Mike Jackson of Studiotique

March 24, 2015
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I’ve known Mike Jackson for a long time. A very long time. He was one of the first people to flow me stickers from his original brainchild “Grubwear” and eventually some very excellent threads. He even managed to get a photo of me printed in Concrete Magazine doing a flat-land-ollie-tail-grab over a garbage can (with a fresh baby blue Grubwear fleece along for the ride). Nothing but love for this guy. Over the years, I’ve followed his progress from creating clothing to a successful snowboard brand, “Jackson Boards,” which propelled him and his brand(s) to a shop called Thriller on West 4th Avenue right in the thick of Westbeach and The Boardroom. His current project, Studiotique, is located in the Kingsway and Fraser vortex of awesomeness. I stopped by to catch up with Mike and got a chance to fire off a series of questions that will fill you in on his current labour of love.

What is Studiotique? Tell us about the idea behind it.
Studiotique emerged as the next natural evolution of my retail business Thriller, which I officially closed when we left Main Street. I wanted to decrease costly retail operations (inventory, staffing, overhead and seven days a week) to a small Studio workshop in the back and Boutique in the front, hence Studiotique. I work mostly by myself each day and I love it. My focus now is to offer small run products of my own goods under the Grubwear brand and the back end I focus on custom clothing and branded merch and goods for others. Full service from creative to completion, screen-printing, embroidery, digital direct printing, and stickers, anything you need your logo on.

Tell me about your creative process and why you’ve coined the term “Quality Crap” in some of your branding?
I don’t question where the creativity comes from and I am very thankful that I am able to think of ideas, prints, designs, products, and procure a few items to test the market. From conception to reality within house, if I want. Quality Crap? Well, a little self-deprecation I suppose. There’s a little stuff in the shop for everyone.

How do you find the collectables for sale in your store?
I’ve always had a perchance for pop culture and retro design. I started collecting about seven years ago, with the intent to sell and flip and enjoy the goods while I had them. The corner in the basement was filling up so I made a decision to bring it all to the shop. It fits in like eye candy and while it confuses some, I tell the story and most often sell a few items each day.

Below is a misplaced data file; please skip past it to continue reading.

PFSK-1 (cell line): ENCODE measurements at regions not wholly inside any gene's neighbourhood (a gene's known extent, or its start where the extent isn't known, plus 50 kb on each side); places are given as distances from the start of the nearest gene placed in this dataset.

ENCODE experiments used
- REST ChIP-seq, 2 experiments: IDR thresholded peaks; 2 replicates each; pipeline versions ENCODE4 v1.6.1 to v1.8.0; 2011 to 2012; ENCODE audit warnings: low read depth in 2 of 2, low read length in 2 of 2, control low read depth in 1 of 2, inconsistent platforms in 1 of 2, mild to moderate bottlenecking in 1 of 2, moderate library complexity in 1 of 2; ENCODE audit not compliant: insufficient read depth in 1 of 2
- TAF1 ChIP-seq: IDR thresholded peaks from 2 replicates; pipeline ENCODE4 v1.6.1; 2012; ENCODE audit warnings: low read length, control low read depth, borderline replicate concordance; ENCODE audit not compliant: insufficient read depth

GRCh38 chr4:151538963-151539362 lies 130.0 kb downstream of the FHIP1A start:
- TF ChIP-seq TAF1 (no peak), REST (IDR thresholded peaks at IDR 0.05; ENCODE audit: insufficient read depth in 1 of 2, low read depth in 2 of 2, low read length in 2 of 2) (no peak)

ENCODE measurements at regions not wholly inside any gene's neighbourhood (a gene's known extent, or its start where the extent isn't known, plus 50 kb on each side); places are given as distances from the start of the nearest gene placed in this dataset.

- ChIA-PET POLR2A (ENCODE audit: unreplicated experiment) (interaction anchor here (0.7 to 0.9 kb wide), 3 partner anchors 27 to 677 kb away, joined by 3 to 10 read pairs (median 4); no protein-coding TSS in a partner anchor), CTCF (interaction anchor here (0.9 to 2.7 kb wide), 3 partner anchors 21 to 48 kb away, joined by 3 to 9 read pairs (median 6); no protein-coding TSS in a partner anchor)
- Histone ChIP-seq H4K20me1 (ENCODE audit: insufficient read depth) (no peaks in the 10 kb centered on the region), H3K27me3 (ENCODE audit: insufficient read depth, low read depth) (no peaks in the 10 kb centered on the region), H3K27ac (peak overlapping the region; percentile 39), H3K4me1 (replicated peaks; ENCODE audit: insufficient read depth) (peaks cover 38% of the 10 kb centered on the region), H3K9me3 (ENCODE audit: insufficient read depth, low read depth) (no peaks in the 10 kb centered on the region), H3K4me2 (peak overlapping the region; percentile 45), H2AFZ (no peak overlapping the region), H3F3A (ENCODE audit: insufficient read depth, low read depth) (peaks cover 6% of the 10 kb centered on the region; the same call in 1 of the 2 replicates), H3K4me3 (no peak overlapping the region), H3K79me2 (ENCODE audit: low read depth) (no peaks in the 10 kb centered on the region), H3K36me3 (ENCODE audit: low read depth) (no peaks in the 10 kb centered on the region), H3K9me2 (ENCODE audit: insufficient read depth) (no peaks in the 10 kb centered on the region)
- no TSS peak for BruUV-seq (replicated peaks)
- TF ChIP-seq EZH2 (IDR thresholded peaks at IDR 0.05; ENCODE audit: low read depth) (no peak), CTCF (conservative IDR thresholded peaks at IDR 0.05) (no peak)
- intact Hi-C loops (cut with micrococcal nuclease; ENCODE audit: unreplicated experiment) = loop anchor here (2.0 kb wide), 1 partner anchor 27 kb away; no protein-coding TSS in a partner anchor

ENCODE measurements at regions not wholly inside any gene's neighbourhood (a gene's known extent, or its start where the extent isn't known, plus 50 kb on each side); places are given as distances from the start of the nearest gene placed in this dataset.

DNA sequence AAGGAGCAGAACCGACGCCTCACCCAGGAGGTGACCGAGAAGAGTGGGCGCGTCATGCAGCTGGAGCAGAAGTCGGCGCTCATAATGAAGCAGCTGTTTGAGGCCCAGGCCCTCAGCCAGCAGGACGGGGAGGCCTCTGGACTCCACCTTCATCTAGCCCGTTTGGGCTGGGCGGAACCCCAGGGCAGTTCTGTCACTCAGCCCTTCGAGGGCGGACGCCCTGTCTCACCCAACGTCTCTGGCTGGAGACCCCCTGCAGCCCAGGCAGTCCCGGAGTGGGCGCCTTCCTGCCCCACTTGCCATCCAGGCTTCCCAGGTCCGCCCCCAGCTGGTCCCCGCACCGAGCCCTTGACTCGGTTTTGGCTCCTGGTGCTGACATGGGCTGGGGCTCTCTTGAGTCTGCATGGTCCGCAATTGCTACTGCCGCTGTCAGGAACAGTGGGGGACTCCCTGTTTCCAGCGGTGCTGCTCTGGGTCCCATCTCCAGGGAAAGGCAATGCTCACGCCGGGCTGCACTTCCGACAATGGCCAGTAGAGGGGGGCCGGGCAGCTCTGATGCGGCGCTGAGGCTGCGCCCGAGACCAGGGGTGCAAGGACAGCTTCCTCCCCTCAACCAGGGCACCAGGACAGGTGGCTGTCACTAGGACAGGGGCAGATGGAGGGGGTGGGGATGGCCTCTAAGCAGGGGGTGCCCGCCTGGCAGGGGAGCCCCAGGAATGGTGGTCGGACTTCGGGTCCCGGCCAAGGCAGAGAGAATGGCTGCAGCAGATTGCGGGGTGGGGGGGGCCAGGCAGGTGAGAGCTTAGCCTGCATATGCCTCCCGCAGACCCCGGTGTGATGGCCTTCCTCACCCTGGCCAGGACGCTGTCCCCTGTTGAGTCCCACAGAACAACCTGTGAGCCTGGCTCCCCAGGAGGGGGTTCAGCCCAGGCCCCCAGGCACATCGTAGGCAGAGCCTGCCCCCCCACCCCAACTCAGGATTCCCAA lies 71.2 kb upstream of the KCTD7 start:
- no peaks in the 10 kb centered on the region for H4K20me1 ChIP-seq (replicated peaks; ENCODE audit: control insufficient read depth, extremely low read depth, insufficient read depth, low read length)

If Vancouver were a 35-year-old person, what would he/she dress like?
I dare say many of those folks are tending to the hipster side of fashion but one can’t cast stones .I’ve seen some of my fashion crimes in pictures from years gone by—baggy pants, wallet chain, flannel, etc. I do think people want to be super individualized while paying homage to their fave mantra like punk, prep, hesh, skate or even jocky. I really like when people walk into my shop and own their get-up.

What is your favourite neighbourhood in Vancouver?
I think the Kingsway-Broadway-Fraser corridor is the place, and if not now then in the next two to 10 years. I plan to be right in the thick of it. We’ve been on Main Street since 2004, and KWF since 2010. And I’ve lived in East Van since early 2004. I love it. I have a four-minute commute.

Why did you choose Mount Pleasant for the shop?
I just had a feeling it was untapped, and rent was lower. Though not so much anymore. Diamond in the rough for me, close to home and loads of potential.

What changes have you noticed since opening? What do you think is in store for the area in the future?
Foot Traffic, and hence retail money. I’ve seen change in clientele, more cool shops in our area, development on our street. This area, expanding east down KWY will continue to blow up with little pockets here and there with killer small shops.

What makes Vancouver such a likeable and liveable city?
Big picture: the climate and proximity to the ocean and mountains. You can do four sports in one day. You can skate, golf, skim, hike, snowboard, bike. I think the Vancouver creative arts and young small business climate is like no other in Canada. So many cool young people are doing cool things. I almost wish I was younger (but not really).

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